These authors contributed equally to this work.
Layers of defense responses to Leptosphaeria maculans below the RLM1- and camalexin-dependent resistances
Article first published online: 11 FEB 2009
© The Authors (2009). Journal compilation © New Phytologist (2009)
Volume 182, Issue 2, pages 470–482, April 2009
How to Cite
Persson, M., Staal, J., Oide, S. and Dixelius, C. (2009), Layers of defense responses to Leptosphaeria maculans below the RLM1- and camalexin-dependent resistances. New Phytologist, 182: 470–482. doi: 10.1111/j.1469-8137.2009.02763.x
- Issue published online: 27 MAR 2009
- Article first published online: 11 FEB 2009
- Received: 21 October 2008Accepted: 14 December 2008
- Arabidopsis thaliana;
- defense responses;
- Leptosphaeria maculans;
- Phoma lingam;
- quantitative real-time PCR
- • Plants have evolved different defense components to counteract pathogen attacks. The resistance locus resistance to Leptosphaeria maculans 1 (RLM1) is a key factor for Arabidopsis thaliana resistance to L. maculans. The present work aimed to reveal downstream defense responses regulated by RLM1.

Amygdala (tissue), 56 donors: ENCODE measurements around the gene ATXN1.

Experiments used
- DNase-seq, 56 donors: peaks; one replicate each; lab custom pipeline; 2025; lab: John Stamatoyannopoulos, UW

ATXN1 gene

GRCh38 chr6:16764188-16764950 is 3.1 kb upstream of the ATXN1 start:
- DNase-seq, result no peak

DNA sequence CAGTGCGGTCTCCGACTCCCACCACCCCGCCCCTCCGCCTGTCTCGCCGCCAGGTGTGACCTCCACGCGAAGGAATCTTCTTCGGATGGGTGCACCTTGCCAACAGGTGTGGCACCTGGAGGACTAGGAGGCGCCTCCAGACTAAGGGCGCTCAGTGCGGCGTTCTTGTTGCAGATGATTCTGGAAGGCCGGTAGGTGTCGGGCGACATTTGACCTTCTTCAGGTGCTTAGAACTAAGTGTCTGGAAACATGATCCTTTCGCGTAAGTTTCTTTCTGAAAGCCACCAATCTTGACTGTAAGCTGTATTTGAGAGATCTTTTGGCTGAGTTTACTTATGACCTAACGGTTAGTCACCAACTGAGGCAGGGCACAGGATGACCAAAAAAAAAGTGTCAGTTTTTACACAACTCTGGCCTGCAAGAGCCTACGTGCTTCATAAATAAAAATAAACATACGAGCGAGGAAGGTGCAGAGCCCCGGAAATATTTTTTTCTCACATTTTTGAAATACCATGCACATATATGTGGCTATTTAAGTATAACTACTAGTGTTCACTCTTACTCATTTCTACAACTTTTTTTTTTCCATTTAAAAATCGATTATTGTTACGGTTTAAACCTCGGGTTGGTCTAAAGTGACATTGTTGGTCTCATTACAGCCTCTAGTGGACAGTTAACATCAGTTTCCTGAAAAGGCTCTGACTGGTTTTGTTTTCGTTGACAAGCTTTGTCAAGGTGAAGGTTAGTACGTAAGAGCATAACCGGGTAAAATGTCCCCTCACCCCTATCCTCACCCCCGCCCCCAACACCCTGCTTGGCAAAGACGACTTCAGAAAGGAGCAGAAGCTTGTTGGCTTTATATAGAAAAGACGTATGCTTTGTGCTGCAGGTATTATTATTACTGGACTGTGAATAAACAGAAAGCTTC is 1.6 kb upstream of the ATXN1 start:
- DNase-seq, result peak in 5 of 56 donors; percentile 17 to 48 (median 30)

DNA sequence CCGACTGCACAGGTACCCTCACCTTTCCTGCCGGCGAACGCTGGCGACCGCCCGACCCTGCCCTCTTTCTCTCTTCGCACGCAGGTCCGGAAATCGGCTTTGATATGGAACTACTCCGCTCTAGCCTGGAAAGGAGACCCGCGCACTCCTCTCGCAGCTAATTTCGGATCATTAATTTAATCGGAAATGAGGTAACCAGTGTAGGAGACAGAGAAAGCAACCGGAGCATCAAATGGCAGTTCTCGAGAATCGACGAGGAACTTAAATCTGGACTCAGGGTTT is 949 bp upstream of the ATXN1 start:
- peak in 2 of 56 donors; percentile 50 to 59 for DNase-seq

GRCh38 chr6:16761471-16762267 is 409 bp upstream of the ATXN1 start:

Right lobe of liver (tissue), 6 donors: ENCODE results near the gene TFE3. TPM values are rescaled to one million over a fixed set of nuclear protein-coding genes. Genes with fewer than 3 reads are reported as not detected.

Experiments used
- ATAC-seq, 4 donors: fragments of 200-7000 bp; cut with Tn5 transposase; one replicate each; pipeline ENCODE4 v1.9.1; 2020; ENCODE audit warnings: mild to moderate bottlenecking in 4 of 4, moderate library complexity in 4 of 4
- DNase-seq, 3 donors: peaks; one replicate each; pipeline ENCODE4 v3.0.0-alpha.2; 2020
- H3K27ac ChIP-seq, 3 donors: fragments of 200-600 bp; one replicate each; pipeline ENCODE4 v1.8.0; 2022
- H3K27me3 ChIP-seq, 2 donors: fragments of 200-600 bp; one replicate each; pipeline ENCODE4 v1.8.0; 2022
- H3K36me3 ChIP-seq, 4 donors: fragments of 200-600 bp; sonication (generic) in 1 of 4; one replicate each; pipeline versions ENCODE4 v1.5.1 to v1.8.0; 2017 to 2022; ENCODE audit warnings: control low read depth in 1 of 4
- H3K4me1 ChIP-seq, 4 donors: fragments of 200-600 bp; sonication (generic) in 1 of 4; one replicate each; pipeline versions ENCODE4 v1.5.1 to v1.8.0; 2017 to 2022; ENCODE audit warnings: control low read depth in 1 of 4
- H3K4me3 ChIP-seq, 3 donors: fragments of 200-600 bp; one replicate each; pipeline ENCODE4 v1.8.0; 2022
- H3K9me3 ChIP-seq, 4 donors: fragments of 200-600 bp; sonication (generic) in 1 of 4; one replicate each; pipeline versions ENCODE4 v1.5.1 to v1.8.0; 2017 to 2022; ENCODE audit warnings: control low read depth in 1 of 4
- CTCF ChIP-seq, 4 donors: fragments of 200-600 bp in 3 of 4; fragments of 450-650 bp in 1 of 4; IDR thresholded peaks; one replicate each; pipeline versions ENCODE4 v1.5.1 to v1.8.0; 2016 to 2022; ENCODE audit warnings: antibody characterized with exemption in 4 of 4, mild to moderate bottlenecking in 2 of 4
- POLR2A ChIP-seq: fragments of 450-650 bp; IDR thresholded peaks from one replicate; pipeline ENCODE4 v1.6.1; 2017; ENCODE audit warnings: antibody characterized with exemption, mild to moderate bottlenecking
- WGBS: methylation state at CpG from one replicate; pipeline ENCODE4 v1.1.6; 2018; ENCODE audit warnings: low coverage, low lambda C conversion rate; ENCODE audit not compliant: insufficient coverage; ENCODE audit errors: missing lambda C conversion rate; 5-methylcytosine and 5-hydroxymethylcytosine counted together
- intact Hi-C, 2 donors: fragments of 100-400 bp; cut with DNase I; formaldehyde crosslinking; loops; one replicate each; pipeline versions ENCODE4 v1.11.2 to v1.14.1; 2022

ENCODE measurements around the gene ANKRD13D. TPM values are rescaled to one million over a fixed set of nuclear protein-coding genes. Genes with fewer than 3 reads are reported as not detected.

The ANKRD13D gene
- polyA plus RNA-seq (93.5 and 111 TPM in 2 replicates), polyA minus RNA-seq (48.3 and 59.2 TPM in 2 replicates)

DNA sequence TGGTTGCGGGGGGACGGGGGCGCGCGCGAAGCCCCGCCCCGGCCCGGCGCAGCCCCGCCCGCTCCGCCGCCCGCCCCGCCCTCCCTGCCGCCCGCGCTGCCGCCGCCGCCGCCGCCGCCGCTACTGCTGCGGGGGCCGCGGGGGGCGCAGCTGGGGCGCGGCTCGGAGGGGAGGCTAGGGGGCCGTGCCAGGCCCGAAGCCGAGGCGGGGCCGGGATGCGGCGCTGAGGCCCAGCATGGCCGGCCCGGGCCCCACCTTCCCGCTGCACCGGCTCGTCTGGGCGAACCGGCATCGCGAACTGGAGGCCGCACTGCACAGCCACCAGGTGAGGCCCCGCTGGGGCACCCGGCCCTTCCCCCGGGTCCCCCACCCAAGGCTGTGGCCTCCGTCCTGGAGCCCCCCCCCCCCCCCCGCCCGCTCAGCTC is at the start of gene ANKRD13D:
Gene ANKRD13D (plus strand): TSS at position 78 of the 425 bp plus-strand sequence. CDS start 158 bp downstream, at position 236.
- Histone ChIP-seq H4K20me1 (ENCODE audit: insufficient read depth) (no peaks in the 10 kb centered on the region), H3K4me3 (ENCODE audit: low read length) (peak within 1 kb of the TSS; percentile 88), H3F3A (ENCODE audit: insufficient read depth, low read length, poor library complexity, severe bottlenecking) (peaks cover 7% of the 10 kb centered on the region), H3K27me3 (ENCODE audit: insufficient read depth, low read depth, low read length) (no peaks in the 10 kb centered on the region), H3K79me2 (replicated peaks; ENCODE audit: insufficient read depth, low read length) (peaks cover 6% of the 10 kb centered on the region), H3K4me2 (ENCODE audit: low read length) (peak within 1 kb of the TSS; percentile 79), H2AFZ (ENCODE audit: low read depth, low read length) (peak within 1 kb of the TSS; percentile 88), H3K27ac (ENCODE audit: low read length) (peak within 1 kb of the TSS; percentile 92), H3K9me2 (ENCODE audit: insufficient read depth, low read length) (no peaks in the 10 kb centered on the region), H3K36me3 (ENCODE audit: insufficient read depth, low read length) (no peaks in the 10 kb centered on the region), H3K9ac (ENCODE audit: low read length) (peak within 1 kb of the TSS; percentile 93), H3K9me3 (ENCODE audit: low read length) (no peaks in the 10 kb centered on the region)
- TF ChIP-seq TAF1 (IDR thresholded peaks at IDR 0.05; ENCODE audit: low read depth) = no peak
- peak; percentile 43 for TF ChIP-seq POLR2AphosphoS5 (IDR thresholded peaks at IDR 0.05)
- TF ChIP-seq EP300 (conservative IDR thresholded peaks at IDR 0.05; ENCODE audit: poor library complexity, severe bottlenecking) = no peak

- • Quantitative assessment of fungal colonization in the host was carried out using quantitative polymerase chain reaction (qPCR) and GUS expression analyses, to further characterize RLM1 resistance and the role of salicylic acid (SA), jasmonic acid (JA), and ethylene (ET) in disease development. Additional assessments of A. thaliana mutants were performed to expand our understanding of this pathosystem.
- • Resistance responses such as lignification and the formation of vascular plugs were found to occur in an RLM1-dependent manner, in contrast to the RLM1-independent increase in reactive oxygen species at the stomata and hydathodes. Analyses of mutants defective in hormone signaling in the camalexin-free rlm1Lerpad3 background revealed a significant influence of JA and ET on symptom development and pathogen colonization.
- • The overall results indicate that the defense responses of primary importance induced by RLM1 are all associated with physical barriers, and that responses of secondary importance involve complex cross-talk among SA, JA and ET. Our observations further suggest that ET positively affects fungal colonization.